Waters v. State

Annotate this Case

76 Md. App. 548 (1988)

547 A.2d 665


No. 19, September Term, 1988.

Court of Special Appeals of Maryland.

September 29, 1988.

Scott Whitney, Asst. Public Defender, Baltimore, for applicant.

J. Joseph Curran, Jr., Atty. Gen. with whom was B. Randall Coates, State's Atty. for Worcester County, for respondent.

Submitted before MOYLAN, WILNER, and ROBERT M. BELL, JJ.

Application for Leave to Appeal (Post Conviction) No. 19, September Term, 1988.


The primary issue presented by this application for leave to appeal is whether Jack Waters, Jr., applicant, is entitled to an evidentiary hearing on this, his third petition for Post Conviction Relief. The secondary issue is whether a petitioner may litigate in a post conviction proceeding the question of appellate counsel's competence. We resolve both issues in favor of applicant and, therefore, will grant his application.

1. Evidentiary Hearing

The conviction which is the subject of this proceeding was entered on April 14, 1976. Applicant filed his first post conviction petition, seeking a belated appeal, later that same year. That request was granted by the Circuit Court for Worcester County and, pursuant to that ruling, applicant filed an appeal with this Court. That appeal was dismissed, however. See Waters v. State, No. 1339, September Term, 1976, filed March 22, 1977 (Unreported). Applicant's second post conviction petition, filed in 1983, was ordered withdrawn without prejudice at applicant's request. The petition giving rise to the present application for leave to appeal was filed July 8, 1987. In it, applicant alleged numerous errors entitling him to post conviction relief. He specifically requested that an evidentiary hearing be held on the petition.

The hearing judge, in his Opinion and Order of Court, determined that, "[s]ince this is defendant's third request for post conviction relief, a hearing is not mandatory." (Footnote omitted). He then concluded, in the exercise of discretion, that "a hearing is not necessary for the disposition of this petition." The hearing judge, thus, proceeded to consider, and reject, all of applicant's allegations of error without a hearing.

Applicant asserts that he should have been granted an evidentiary hearing because, although the petition was technically his third post conviction petition, his first two petitions were resolved in ways which prevented him from litigating the present allegations. Therefore, he says, for purposes of resolving the allegations which he could not have litigated in the earlier petitions, this third petition is tantamount to, and should have been considered as, a first or amended petition. We agree.

Maryland Code Ann. art. 27, ยง 645A(f)[1] provides:

Right to Counsel and Hearing. A petitioner is entitled to assistance of counsel and a hearing on the first petition filed by the petitioner under this section. The court shall determine if assistance of counsel or a hearing should be granted on a subsequent petition filed by a petitioner.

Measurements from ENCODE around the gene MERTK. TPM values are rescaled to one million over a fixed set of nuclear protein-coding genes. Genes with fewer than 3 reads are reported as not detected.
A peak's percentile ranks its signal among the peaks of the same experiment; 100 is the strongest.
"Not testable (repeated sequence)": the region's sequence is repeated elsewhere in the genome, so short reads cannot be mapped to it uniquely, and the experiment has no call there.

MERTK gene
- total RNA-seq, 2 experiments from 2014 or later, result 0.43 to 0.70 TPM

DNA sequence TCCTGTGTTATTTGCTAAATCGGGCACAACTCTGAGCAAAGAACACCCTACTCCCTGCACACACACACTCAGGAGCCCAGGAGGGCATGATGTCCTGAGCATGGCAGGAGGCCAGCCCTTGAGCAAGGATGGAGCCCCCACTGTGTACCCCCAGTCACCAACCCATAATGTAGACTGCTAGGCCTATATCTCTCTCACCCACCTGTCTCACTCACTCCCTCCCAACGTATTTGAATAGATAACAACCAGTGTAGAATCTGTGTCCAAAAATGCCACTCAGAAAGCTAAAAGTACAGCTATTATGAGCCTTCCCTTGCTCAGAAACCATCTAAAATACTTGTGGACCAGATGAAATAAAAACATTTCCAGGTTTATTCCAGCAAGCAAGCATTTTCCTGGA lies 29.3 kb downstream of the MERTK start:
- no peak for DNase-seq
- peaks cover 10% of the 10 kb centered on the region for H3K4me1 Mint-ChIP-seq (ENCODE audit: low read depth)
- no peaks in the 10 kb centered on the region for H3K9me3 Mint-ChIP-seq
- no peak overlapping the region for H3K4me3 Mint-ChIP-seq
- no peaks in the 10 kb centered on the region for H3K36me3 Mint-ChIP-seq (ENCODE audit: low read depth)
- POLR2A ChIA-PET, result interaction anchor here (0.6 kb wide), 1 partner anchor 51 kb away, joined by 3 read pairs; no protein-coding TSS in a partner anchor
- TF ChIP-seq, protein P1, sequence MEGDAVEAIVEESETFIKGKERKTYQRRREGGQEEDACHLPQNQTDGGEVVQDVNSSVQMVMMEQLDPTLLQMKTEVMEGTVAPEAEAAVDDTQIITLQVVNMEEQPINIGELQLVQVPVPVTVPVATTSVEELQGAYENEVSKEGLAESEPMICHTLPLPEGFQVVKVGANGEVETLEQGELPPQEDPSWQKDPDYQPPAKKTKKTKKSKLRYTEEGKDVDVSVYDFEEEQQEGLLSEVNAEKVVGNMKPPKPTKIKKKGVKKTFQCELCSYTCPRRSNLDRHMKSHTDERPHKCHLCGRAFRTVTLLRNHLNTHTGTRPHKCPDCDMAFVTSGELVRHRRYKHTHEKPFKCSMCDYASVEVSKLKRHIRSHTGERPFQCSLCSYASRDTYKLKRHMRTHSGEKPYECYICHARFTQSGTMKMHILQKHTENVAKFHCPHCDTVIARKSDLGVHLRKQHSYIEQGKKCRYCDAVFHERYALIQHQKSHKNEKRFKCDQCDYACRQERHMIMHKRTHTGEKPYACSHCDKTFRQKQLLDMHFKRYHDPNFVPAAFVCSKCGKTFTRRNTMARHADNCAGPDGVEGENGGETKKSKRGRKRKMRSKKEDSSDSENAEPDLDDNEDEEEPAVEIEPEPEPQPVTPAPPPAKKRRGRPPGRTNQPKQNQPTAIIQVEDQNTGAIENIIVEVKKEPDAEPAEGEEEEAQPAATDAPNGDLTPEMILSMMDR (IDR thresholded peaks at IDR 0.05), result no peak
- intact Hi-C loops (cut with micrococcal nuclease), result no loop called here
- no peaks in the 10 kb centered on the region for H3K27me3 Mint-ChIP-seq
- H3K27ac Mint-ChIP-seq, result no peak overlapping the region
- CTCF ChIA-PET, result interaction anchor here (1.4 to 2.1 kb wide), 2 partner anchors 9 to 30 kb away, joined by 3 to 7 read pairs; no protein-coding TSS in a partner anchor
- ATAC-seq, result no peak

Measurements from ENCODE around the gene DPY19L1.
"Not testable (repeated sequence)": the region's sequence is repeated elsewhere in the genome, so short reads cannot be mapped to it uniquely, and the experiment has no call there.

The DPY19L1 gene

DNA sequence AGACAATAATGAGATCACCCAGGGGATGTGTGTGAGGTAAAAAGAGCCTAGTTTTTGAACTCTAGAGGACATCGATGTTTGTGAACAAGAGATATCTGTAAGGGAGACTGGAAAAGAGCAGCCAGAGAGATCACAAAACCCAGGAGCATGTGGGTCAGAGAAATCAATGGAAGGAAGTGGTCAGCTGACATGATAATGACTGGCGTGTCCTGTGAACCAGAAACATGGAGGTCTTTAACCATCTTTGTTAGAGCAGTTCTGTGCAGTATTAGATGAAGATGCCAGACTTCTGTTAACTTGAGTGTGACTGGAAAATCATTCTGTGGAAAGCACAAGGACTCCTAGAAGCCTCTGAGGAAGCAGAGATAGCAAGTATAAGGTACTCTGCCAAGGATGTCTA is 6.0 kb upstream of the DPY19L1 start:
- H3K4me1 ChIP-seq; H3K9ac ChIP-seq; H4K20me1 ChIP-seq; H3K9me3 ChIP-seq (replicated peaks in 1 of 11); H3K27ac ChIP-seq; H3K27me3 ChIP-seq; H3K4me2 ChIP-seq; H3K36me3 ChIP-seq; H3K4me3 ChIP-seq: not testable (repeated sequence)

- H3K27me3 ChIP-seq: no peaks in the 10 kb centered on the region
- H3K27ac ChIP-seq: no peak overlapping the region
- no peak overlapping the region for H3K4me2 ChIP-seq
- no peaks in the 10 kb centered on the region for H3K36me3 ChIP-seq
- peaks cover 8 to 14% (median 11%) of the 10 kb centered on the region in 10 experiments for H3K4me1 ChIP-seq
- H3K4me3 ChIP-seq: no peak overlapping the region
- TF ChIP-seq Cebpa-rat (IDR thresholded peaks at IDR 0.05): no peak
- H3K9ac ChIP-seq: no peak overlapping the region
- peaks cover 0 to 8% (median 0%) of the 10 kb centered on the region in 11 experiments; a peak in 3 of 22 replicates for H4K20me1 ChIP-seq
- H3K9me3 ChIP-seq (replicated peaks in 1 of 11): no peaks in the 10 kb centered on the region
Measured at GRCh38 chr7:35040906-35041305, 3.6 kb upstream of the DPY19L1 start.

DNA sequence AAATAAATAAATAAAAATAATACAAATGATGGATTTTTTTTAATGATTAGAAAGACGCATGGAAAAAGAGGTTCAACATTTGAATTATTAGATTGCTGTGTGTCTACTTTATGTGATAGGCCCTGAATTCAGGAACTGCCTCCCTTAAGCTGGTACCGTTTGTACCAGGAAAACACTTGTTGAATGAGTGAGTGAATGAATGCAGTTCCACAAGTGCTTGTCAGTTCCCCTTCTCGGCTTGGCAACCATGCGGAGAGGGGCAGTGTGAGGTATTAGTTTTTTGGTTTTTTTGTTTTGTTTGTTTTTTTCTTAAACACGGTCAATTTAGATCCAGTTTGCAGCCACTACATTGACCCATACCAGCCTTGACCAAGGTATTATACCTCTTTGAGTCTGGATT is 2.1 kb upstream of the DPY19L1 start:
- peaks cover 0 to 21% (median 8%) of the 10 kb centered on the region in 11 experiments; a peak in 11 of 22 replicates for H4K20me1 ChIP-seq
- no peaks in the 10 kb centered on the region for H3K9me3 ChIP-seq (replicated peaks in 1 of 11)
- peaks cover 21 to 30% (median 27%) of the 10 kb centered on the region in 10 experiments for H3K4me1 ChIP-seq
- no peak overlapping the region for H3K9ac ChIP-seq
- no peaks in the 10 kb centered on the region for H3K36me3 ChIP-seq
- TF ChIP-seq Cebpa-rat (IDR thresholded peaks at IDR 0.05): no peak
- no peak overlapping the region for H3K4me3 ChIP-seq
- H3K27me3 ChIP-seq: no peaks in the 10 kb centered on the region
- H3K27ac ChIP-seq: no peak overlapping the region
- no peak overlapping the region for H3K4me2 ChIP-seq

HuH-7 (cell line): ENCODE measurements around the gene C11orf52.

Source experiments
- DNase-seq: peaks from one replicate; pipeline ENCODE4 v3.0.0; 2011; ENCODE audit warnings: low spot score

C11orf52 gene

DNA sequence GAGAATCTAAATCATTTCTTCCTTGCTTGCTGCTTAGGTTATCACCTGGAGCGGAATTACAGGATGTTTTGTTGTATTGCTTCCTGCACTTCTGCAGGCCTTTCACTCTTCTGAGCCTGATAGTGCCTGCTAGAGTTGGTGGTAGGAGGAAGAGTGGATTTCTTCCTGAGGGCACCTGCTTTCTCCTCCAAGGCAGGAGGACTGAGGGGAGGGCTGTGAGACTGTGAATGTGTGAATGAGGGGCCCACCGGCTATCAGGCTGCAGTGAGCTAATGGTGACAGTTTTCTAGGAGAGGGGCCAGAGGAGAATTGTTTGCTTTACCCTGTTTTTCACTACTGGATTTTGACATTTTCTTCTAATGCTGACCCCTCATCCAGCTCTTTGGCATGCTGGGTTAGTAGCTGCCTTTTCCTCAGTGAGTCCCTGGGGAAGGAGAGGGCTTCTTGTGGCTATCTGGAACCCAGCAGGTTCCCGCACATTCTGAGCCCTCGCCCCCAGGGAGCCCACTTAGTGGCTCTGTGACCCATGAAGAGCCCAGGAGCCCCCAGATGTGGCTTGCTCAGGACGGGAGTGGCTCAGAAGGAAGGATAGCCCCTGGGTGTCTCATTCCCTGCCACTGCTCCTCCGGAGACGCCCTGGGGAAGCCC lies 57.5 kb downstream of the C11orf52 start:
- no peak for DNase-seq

That a petitioner is entitled to an evidentiary hearing and the assistance of counsel on his first petition is made clear by the first sentence of that section. See also Wilson v. State, 284 Md. 664, 675, 399 A.2d 256 (1979), cert. denied, 446 U.S. 921, 100 S. Ct. 1858, 64 L. Ed. 2d 275 (1980) ("A hearing upon a first petition filed under the Act is mandatory....") and Maryland Rule 4-406(a). The second sentence points out that the decision to grant a hearing on subsequent petitions is a matter addressed to the sound exercise of the hearing judge's discretion. See Crum v. State, 58 Md. App. 303, 306, 473 A.2d 67, cert. denied, 300 Md. 483, 479 A.2d 372 (1984).

In addressing whether the circumstances of this case are such as to render applicant's third petition for post conviction relief tantamount to a first petition, we note that the 1983 petition was dismissed, at applicant's request, without prejudice and, therefore, was never ruled upon. Consequently, it plays no role in our analysis. It is the 1976 petition on which we must focus. In this regard we find three cases, involving Hollis Hines, decided by the Court of Appeals to be instructive.

In the first case, Hines v. Warden, 221 Md. 616, 157 A.2d 280 (1960), Hines instituted proceedings under the Post Conviction Procedure Act and when relief was denied, sought leave to appeal. The Court of Appeals, noting that the hearing court had not considered Hines' allegation that he was entitled to a belated appeal, an allegation made for the first time at the hearing, granted Hines leave to appeal and remanded the case "for consideration". The Court also granted Hines leave to "amend his petition so as to present said question [belated appeal], without prejudice to further consideration by this Court of other questions presented by his application for leave to appeal, if said application should be renewed." 221 Md. at 617, 157 A.2d 280.